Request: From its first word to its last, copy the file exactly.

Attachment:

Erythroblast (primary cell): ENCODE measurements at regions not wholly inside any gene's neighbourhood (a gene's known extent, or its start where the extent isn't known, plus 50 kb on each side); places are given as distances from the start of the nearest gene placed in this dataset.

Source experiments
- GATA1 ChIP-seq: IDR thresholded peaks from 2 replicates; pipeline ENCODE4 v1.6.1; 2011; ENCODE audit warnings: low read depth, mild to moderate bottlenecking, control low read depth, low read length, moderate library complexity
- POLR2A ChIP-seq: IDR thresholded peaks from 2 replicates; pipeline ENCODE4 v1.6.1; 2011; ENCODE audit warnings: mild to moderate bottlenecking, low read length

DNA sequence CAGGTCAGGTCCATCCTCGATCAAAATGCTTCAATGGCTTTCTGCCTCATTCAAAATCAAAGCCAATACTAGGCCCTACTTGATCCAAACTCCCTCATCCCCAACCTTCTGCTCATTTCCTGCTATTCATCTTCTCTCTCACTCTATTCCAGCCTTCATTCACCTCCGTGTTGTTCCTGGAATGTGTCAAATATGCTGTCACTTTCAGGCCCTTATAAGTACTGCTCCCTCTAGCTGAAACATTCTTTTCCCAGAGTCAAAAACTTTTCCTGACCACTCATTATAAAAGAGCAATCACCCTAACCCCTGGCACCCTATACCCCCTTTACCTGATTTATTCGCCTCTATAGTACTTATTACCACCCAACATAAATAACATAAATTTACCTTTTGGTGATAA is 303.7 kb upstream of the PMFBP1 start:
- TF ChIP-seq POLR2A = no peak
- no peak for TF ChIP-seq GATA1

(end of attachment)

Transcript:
Erythroblast (primary cell): ENCODE measurements at regions not wholly inside any gene's neighbourhood (a gene's known extent, or its start where the extent isn't known, plus 50 kb on each side); places are given as distances from the start of the nearest gene placed in this dataset.

Source experiments
- GATA1 ChIP-seq: IDR thresholded peaks from 2 replicates; pipeline ENCODE4 v1.6.1; 2011; ENCODE audit warnings: low read depth, mild to moderate bottlenecking, control low read depth, low read length, moderate library complexity
- POLR2A ChIP-seq: IDR thresholded peaks from 2 replicates; pipeline ENCODE4 v1.6.1; 2011; ENCODE audit warnings: mild to moderate bottlenecking, low read length

DNA sequence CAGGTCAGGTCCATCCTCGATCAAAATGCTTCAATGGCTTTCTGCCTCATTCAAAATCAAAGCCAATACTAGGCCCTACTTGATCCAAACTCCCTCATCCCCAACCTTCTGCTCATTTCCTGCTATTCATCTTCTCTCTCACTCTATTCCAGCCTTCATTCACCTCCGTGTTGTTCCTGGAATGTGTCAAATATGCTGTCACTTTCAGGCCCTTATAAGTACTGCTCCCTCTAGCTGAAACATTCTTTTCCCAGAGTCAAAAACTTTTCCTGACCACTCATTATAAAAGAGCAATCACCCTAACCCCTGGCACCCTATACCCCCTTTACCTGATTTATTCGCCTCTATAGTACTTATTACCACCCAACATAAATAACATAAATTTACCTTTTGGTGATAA is 303.7 kb upstream of the PMFBP1 start:
- TF ChIP-seq POLR2A = no peak
- no peak for TF ChIP-seq GATA1